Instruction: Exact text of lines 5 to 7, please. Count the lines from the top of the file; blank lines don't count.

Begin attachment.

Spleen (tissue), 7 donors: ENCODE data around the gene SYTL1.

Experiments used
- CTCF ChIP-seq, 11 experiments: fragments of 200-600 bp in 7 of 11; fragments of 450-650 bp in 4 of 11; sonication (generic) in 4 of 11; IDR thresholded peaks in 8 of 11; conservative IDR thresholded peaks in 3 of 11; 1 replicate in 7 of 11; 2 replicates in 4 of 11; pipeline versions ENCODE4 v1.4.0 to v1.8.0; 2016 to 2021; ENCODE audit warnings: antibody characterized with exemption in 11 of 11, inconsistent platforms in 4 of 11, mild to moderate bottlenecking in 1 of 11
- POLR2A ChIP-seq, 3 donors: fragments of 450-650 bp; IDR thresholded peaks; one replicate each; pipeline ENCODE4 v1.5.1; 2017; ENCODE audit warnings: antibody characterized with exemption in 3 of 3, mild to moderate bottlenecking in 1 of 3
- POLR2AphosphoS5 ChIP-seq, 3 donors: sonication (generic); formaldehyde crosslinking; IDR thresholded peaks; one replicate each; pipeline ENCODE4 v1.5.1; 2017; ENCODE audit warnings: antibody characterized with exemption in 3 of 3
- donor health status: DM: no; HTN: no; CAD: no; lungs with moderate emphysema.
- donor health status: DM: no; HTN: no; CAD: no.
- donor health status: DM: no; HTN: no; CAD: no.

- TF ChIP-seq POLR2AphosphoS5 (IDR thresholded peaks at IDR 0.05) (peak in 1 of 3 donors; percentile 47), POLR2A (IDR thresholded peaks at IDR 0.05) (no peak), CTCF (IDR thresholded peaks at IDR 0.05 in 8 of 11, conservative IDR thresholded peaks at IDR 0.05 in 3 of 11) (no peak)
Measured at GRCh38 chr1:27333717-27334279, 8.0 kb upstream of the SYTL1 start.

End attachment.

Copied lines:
- POLR2AphosphoS5 ChIP-seq, 3 donors: sonication (generic); formaldehyde crosslinking; IDR thresholded peaks; one replicate each; pipeline ENCODE4 v1.5.1; 2017; ENCODE audit warnings: antibody characterized with exemption in 3 of 3
- donor health status: DM: no; HTN: no; CAD: no; lungs with moderate emphysema.
- donor health status: DM: no; HTN: no; CAD: no.